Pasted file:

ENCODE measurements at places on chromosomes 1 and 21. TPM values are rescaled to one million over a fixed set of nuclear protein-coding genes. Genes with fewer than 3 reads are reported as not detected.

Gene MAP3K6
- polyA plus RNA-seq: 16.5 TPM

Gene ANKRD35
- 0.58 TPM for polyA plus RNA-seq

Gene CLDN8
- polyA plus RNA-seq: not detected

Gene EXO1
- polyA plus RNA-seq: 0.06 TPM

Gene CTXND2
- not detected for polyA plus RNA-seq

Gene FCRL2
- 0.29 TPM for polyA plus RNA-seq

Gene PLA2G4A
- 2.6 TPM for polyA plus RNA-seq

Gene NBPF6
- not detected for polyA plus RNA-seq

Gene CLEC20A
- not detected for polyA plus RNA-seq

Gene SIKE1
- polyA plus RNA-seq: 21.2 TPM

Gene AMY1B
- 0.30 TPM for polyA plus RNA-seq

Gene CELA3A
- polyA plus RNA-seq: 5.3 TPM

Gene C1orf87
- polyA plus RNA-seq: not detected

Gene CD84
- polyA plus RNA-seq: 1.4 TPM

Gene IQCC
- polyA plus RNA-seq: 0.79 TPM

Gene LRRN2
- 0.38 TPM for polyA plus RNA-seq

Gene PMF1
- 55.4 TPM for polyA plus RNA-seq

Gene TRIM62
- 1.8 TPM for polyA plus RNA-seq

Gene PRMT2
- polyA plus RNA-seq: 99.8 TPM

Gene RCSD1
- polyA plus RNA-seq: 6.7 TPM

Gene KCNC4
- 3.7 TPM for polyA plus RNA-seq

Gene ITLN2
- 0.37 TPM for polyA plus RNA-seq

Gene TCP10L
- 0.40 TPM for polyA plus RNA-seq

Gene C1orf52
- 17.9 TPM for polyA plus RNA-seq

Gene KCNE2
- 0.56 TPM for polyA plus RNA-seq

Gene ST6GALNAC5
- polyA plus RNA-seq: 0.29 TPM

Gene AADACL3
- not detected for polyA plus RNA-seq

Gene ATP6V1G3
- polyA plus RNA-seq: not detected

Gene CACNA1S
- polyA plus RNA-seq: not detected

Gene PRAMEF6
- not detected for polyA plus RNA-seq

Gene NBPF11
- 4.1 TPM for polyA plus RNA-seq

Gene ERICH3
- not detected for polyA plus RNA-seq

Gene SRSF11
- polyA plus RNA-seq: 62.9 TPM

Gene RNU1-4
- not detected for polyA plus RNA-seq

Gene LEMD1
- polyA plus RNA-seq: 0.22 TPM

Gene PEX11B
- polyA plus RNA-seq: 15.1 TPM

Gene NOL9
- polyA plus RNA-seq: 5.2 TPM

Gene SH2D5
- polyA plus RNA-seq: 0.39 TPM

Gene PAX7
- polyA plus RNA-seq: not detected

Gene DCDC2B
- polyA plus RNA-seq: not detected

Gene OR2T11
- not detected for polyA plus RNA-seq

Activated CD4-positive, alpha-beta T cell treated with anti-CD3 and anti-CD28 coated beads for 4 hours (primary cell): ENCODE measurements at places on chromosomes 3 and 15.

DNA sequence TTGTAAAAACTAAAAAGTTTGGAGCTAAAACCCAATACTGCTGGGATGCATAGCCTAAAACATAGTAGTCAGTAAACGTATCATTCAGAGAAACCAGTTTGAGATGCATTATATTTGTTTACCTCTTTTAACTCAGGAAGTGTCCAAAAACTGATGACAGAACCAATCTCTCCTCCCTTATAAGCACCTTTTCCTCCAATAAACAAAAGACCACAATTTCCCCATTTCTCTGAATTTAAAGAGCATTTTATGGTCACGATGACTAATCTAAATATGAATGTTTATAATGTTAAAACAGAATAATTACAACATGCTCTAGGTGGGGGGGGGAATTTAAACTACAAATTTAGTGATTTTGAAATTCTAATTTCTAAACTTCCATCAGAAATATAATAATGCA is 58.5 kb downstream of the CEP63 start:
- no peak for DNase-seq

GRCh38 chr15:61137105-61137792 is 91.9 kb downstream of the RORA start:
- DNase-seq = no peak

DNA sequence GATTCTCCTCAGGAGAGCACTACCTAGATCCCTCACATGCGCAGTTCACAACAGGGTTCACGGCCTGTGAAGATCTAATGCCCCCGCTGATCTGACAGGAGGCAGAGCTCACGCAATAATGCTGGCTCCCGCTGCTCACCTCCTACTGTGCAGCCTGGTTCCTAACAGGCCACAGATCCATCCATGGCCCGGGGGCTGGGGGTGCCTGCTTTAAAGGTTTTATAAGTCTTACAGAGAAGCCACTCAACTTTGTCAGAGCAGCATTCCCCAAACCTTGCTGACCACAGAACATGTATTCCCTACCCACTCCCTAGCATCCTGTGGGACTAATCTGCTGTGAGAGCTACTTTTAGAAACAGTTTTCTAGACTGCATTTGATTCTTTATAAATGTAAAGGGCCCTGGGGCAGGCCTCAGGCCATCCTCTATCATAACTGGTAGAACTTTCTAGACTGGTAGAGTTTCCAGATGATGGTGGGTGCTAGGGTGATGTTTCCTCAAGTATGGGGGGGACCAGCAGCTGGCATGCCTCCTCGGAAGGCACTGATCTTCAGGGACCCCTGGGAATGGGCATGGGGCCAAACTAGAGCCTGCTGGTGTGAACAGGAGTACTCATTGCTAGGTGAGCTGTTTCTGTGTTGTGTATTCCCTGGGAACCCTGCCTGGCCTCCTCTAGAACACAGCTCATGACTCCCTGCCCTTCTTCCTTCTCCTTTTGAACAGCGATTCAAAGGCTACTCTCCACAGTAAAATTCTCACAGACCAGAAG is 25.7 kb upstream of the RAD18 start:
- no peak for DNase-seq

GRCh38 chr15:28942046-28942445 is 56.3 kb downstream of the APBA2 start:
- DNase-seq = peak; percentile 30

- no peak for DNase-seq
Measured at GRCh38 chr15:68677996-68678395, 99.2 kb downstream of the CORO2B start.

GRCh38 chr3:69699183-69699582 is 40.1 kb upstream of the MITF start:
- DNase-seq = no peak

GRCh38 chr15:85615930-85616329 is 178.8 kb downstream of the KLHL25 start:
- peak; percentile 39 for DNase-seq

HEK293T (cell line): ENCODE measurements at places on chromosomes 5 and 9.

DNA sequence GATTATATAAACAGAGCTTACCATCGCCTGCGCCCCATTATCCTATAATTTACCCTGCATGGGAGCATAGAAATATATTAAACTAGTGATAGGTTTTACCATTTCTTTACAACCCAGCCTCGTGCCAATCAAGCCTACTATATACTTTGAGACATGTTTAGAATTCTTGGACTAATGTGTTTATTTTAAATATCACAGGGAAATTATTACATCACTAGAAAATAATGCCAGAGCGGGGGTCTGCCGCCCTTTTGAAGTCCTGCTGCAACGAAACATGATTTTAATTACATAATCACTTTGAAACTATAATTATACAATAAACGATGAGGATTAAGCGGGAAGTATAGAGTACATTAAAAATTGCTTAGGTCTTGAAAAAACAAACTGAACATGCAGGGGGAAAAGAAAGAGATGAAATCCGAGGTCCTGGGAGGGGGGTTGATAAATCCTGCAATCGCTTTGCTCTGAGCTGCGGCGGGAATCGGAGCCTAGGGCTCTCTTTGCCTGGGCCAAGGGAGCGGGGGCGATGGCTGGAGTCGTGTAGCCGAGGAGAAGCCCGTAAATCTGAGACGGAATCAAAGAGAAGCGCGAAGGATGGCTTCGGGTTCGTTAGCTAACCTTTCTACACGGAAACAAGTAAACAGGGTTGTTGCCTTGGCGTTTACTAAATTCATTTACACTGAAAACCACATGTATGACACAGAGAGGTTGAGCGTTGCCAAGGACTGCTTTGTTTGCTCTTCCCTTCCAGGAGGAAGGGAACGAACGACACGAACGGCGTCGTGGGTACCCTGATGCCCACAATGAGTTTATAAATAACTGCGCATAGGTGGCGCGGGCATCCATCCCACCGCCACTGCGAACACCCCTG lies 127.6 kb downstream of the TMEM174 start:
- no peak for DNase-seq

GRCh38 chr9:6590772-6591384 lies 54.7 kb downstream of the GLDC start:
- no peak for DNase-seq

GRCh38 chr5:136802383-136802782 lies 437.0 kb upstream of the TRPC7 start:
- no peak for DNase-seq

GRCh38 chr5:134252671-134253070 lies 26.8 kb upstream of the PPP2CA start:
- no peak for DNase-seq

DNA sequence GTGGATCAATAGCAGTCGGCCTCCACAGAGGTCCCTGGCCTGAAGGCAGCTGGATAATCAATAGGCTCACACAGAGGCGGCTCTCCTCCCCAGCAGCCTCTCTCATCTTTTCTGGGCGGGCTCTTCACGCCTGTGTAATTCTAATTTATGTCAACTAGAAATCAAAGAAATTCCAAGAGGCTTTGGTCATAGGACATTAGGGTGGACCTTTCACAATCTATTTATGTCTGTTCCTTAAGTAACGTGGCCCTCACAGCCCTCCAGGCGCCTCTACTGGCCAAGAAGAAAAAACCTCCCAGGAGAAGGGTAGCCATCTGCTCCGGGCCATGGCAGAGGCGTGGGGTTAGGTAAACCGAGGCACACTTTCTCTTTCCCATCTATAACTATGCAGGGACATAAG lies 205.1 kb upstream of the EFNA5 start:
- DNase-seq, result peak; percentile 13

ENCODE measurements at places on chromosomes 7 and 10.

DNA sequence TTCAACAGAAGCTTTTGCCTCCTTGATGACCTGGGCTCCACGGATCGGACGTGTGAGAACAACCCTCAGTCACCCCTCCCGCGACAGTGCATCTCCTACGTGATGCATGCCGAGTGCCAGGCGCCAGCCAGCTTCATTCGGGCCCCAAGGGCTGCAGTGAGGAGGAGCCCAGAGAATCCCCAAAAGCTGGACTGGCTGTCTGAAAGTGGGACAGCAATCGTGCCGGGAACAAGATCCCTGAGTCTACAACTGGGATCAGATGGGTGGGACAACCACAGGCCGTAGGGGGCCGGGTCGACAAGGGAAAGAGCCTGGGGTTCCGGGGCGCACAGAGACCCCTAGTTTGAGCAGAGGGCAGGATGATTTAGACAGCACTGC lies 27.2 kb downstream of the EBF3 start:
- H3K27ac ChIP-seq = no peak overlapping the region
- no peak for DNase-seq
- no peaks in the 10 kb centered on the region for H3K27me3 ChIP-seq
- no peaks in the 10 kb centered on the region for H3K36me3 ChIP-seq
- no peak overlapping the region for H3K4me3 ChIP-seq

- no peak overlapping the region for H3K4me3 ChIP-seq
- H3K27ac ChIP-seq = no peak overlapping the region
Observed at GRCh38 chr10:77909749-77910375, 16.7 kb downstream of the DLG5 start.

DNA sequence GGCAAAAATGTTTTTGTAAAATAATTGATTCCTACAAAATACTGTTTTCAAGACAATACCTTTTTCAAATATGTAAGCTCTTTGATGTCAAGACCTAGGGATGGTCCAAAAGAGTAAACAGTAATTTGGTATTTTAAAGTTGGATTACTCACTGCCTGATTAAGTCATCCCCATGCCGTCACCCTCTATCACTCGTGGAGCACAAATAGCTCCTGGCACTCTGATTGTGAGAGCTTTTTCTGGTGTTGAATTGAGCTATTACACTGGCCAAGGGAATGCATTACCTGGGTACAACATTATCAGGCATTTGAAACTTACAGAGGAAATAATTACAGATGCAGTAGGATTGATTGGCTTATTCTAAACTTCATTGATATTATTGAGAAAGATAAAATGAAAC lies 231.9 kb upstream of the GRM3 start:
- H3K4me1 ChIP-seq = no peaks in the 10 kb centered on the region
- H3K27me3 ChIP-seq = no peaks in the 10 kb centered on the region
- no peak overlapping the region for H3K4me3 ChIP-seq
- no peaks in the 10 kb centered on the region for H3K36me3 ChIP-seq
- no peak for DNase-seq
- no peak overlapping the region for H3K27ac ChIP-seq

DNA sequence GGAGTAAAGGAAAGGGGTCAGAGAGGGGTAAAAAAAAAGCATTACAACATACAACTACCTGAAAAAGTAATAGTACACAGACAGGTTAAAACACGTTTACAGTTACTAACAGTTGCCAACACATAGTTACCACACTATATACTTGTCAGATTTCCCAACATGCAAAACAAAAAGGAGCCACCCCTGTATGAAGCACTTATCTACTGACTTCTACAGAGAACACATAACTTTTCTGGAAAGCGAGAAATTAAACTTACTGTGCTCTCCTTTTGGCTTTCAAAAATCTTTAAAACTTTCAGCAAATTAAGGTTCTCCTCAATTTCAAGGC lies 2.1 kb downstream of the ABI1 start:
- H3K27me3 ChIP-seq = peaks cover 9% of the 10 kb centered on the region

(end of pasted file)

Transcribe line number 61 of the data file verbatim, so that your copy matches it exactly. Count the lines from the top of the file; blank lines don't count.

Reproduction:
- not detected for polyA plus RNA-seq